Must admit we never consider VSR as we have room to grow what we want it doesn’t really come into the equation.
Ah the luxury of space – I wish….
How very interesting. What a great post!
I love this idea. I have to consider these aspects when planting. I, too, love herbs because they are so forgiving of where they are planted. Last year I had some oregano that someone just yanked out of the ground for me. Literally, she just reached down and grabbed it. Here you go. I put it in good soil and it languished. I moved it to the sandy front bed and it took over.
I am going to have to make a VSR for my garden. I have such a small amount of space that I have to plant what give the most bang for the buck.
I wish I had more space, and didn’t have to worry – i would lvoe to grow tons of onions and carrots but it just isn’t a good use of space to grow them – wish it was though because I do enjoy pulling carrots – very satisfying.
Me, too, Liz. I wish I had tons of space and didn’t have to worry. If I had tons of space, I would probably plant potatoes. I haven’t planted them because they seem to be space hogs.
I used to think that about potatoes but now they are one of my favourite crops to grow – so much fun! Have you considered growing them in containers – I’ve been quite successful growing them in large tubs.
I have never tried to formally quantify anything but the average yeild per square foot of garden bed used – which does not factor in the “value” of the crop only the productivity for space used. I like your approach and may have to try and translate that into my own kind of rating system.
A quick assessment though shows that when I match up the highest cost items (were I to purchase it in the store) to the highest producers – the clear winners are chard 4lbs per square foot of intensively planted bed at a fairly significant price per pound (and best fresh from the garden anyways!), Garlic at over 1 lb per square foot on average with a very high cost per pound, and tomatoes at over 2 lbs per square foot and about $4/lb for organic vine ripened tomatoes in the store. Berries are also a high value item but I don’t have good “average production” info on them as I never manage to weigh them before they get eaten! Honestly though, all the items I choose to grow have value to me because we regularly eat the things I grow and I don’t grow things we don’t eat very much – or rarely do anyways!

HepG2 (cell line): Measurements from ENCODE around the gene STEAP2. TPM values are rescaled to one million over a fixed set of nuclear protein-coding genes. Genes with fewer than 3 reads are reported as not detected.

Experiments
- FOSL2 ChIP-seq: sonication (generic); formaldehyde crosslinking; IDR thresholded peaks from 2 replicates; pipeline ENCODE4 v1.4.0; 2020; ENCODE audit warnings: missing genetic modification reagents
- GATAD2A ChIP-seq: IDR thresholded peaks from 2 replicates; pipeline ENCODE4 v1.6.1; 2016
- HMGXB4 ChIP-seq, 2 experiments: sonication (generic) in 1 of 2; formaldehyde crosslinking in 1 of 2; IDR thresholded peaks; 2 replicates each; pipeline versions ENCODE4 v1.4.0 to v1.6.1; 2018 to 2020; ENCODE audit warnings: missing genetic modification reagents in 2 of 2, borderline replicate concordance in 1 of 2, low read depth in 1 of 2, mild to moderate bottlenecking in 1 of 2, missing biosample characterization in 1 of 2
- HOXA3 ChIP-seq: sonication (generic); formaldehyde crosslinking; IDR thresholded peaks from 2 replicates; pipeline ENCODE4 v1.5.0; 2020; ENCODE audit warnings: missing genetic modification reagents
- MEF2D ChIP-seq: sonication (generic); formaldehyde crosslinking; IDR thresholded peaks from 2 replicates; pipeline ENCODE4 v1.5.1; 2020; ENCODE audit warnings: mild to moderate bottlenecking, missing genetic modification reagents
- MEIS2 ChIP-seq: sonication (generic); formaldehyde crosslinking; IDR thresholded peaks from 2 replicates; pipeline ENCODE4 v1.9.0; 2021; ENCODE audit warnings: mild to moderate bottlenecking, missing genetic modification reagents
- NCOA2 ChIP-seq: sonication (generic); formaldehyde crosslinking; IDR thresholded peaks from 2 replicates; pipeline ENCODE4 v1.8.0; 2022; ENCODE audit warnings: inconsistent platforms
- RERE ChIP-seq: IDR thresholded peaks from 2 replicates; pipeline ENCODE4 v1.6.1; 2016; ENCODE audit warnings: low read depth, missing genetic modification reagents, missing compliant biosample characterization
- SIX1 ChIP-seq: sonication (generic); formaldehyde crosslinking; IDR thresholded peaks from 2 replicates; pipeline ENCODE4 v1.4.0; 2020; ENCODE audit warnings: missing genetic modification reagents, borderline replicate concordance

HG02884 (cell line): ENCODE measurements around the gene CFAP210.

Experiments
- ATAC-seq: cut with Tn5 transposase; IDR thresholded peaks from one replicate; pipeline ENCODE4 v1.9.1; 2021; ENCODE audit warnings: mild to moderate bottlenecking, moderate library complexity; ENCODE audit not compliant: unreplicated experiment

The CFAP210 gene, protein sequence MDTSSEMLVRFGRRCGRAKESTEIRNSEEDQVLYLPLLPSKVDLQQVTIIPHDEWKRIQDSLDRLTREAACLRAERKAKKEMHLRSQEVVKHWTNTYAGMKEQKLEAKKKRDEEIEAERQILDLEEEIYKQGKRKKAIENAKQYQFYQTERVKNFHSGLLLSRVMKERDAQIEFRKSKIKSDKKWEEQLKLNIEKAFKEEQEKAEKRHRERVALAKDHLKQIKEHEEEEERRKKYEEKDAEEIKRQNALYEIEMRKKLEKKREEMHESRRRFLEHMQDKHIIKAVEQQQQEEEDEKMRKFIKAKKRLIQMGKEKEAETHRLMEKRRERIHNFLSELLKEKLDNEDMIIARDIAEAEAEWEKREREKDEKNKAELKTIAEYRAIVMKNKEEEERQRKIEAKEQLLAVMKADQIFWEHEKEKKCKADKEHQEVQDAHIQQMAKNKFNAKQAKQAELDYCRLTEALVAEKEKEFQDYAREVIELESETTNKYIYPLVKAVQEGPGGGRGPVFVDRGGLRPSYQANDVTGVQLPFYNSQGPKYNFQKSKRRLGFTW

I think Chard and garlic will end up doing really well for me too when I come to evaluate everything at the end of the year. My tomatoes not producing particularly well this year hasn’t done them any favours though.
I;ve never done VSR but I do have my own spreadsheet where I track veggie yields. This year I want to track money saved too.
I’m tracking money saved for the first time – I just use the local supermarkets prices for produce – I use their normal prices rather than the organic ones as I can never seem to find an organic price for everything.
What a great post! I do a mental calculation along the same lines. Fresh herbs are a shoe-in, if I had room for only one crop it would be fresh herbs. But chiles (chillies) are also in the top 5 for me because I love growing varieties that have unique flavors and are impossible to buy fresh, such as mild habanero relatives, yum!